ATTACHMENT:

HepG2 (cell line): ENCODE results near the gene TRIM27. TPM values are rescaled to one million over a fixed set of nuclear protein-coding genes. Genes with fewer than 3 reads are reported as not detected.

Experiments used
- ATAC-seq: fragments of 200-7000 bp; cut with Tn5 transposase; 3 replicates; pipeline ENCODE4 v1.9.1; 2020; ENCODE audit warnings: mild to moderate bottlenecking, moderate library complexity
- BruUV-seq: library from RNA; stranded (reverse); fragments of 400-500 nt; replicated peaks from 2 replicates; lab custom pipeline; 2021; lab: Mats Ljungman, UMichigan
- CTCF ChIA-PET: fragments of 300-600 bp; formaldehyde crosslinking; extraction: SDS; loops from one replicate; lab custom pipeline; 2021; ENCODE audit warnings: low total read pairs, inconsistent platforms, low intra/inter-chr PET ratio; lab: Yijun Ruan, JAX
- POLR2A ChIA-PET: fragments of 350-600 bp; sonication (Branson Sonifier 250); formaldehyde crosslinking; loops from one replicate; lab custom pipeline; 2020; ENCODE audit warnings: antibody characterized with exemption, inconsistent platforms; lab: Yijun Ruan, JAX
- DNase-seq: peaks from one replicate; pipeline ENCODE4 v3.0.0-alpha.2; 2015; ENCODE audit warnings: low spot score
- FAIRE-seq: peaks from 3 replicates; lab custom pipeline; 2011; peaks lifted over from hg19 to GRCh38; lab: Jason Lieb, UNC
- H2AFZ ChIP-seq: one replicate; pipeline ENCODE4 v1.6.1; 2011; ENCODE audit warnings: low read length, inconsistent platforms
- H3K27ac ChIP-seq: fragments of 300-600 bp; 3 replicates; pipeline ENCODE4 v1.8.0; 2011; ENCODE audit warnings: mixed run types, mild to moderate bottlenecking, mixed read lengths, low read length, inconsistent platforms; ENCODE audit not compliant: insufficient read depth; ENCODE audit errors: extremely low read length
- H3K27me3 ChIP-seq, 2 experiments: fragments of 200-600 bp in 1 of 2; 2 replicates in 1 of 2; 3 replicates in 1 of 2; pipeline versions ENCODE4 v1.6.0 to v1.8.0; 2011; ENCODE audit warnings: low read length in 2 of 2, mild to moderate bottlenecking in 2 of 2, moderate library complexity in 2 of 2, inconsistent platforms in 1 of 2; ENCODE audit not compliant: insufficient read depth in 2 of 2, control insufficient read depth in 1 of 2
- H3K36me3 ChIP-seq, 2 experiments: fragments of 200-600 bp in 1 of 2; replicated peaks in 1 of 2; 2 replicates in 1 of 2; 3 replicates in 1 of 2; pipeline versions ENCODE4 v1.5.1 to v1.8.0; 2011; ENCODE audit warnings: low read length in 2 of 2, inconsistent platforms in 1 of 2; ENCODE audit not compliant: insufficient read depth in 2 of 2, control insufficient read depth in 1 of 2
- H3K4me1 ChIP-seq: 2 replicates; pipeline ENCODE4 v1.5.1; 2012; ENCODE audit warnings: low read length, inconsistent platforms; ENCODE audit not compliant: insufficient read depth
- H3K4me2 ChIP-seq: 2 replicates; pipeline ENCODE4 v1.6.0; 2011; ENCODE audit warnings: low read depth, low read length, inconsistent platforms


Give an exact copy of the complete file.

HepG2 (cell line): ENCODE results near the gene TRIM27. TPM values are rescaled to one million over a fixed set of nuclear protein-coding genes. Genes with fewer than 3 reads are reported as not detected.

Experiments used
- ATAC-seq: fragments of 200-7000 bp; cut with Tn5 transposase; 3 replicates; pipeline ENCODE4 v1.9.1; 2020; ENCODE audit warnings: mild to moderate bottlenecking, moderate library complexity
- BruUV-seq: library from RNA; stranded (reverse); fragments of 400-500 nt; replicated peaks from 2 replicates; lab custom pipeline; 2021; lab: Mats Ljungman, UMichigan
- CTCF ChIA-PET: fragments of 300-600 bp; formaldehyde crosslinking; extraction: SDS; loops from one replicate; lab custom pipeline; 2021; ENCODE audit warnings: low total read pairs, inconsistent platforms, low intra/inter-chr PET ratio; lab: Yijun Ruan, JAX
- POLR2A ChIA-PET: fragments of 350-600 bp; sonication (Branson Sonifier 250); formaldehyde crosslinking; loops from one replicate; lab custom pipeline; 2020; ENCODE audit warnings: antibody characterized with exemption, inconsistent platforms; lab: Yijun Ruan, JAX
- DNase-seq: peaks from one replicate; pipeline ENCODE4 v3.0.0-alpha.2; 2015; ENCODE audit warnings: low spot score
- FAIRE-seq: peaks from 3 replicates; lab custom pipeline; 2011; peaks lifted over from hg19 to GRCh38; lab: Jason Lieb, UNC
- H2AFZ ChIP-seq: one replicate; pipeline ENCODE4 v1.6.1; 2011; ENCODE audit warnings: low read length, inconsistent platforms
- H3K27ac ChIP-seq: fragments of 300-600 bp; 3 replicates; pipeline ENCODE4 v1.8.0; 2011; ENCODE audit warnings: mixed run types, mild to moderate bottlenecking, mixed read lengths, low read length, inconsistent platforms; ENCODE audit not compliant: insufficient read depth; ENCODE audit errors: extremely low read length
- H3K27me3 ChIP-seq, 2 experiments: fragments of 200-600 bp in 1 of 2; 2 replicates in 1 of 2; 3 replicates in 1 of 2; pipeline versions ENCODE4 v1.6.0 to v1.8.0; 2011; ENCODE audit warnings: low read length in 2 of 2, mild to moderate bottlenecking in 2 of 2, moderate library complexity in 2 of 2, inconsistent platforms in 1 of 2; ENCODE audit not compliant: insufficient read depth in 2 of 2, control insufficient read depth in 1 of 2
- H3K36me3 ChIP-seq, 2 experiments: fragments of 200-600 bp in 1 of 2; replicated peaks in 1 of 2; 2 replicates in 1 of 2; 3 replicates in 1 of 2; pipeline versions ENCODE4 v1.5.1 to v1.8.0; 2011; ENCODE audit warnings: low read length in 2 of 2, inconsistent platforms in 1 of 2; ENCODE audit not compliant: insufficient read depth in 2 of 2, control insufficient read depth in 1 of 2
- H3K4me1 ChIP-seq: 2 replicates; pipeline ENCODE4 v1.5.1; 2012; ENCODE audit warnings: low read length, inconsistent platforms; ENCODE audit not compliant: insufficient read depth
- H3K4me2 ChIP-seq: 2 replicates; pipeline ENCODE4 v1.6.0; 2011; ENCODE audit warnings: low read depth, low read length, inconsistent platforms